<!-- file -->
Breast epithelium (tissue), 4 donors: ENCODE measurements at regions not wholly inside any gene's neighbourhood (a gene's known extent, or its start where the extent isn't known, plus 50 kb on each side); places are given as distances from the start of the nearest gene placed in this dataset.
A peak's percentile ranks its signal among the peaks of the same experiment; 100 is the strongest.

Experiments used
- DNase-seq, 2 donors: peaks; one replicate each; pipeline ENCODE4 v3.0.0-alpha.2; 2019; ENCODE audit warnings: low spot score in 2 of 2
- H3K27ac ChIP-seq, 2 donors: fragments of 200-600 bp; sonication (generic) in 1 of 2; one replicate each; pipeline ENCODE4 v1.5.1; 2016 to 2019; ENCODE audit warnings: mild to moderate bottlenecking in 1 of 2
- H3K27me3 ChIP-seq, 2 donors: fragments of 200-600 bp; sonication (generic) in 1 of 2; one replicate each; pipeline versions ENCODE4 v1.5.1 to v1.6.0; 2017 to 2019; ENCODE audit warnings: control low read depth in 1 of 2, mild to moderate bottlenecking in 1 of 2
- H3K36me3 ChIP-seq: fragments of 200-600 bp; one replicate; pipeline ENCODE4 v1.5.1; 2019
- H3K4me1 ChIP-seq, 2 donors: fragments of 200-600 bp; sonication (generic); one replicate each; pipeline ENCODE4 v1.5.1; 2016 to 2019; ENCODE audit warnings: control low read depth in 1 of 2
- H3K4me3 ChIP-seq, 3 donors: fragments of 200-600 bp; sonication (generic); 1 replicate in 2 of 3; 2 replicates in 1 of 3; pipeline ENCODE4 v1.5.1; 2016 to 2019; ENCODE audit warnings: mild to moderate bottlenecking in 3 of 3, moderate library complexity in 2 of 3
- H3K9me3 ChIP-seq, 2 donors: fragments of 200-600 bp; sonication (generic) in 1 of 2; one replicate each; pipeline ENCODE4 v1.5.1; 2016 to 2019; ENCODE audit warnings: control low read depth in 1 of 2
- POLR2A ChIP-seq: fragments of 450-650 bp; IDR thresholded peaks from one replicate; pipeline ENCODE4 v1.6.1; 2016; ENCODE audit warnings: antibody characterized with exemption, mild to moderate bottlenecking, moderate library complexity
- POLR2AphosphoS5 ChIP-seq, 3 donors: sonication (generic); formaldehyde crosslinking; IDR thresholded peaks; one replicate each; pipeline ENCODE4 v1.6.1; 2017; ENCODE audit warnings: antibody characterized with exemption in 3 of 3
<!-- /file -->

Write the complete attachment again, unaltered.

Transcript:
Breast epithelium (tissue), 4 donors: ENCODE measurements at regions not wholly inside any gene's neighbourhood (a gene's known extent, or its start where the extent isn't known, plus 50 kb on each side); places are given as distances from the start of the nearest gene placed in this dataset.
A peak's percentile ranks its signal among the peaks of the same experiment; 100 is the strongest.

Experiments used
- DNase-seq, 2 donors: peaks; one replicate each; pipeline ENCODE4 v3.0.0-alpha.2; 2019; ENCODE audit warnings: low spot score in 2 of 2
- H3K27ac ChIP-seq, 2 donors: fragments of 200-600 bp; sonication (generic) in 1 of 2; one replicate each; pipeline ENCODE4 v1.5.1; 2016 to 2019; ENCODE audit warnings: mild to moderate bottlenecking in 1 of 2
- H3K27me3 ChIP-seq, 2 donors: fragments of 200-600 bp; sonication (generic) in 1 of 2; one replicate each; pipeline versions ENCODE4 v1.5.1 to v1.6.0; 2017 to 2019; ENCODE audit warnings: control low read depth in 1 of 2, mild to moderate bottlenecking in 1 of 2
- H3K36me3 ChIP-seq: fragments of 200-600 bp; one replicate; pipeline ENCODE4 v1.5.1; 2019
- H3K4me1 ChIP-seq, 2 donors: fragments of 200-600 bp; sonication (generic); one replicate each; pipeline ENCODE4 v1.5.1; 2016 to 2019; ENCODE audit warnings: control low read depth in 1 of 2
- H3K4me3 ChIP-seq, 3 donors: fragments of 200-600 bp; sonication (generic); 1 replicate in 2 of 3; 2 replicates in 1 of 3; pipeline ENCODE4 v1.5.1; 2016 to 2019; ENCODE audit warnings: mild to moderate bottlenecking in 3 of 3, moderate library complexity in 2 of 3
- H3K9me3 ChIP-seq, 2 donors: fragments of 200-600 bp; sonication (generic) in 1 of 2; one replicate each; pipeline ENCODE4 v1.5.1; 2016 to 2019; ENCODE audit warnings: control low read depth in 1 of 2
- POLR2A ChIP-seq: fragments of 450-650 bp; IDR thresholded peaks from one replicate; pipeline ENCODE4 v1.6.1; 2016; ENCODE audit warnings: antibody characterized with exemption, mild to moderate bottlenecking, moderate library complexity
- POLR2AphosphoS5 ChIP-seq, 3 donors: sonication (generic); formaldehyde crosslinking; IDR thresholded peaks; one replicate each; pipeline ENCODE4 v1.6.1; 2017; ENCODE audit warnings: antibody characterized with exemption in 3 of 3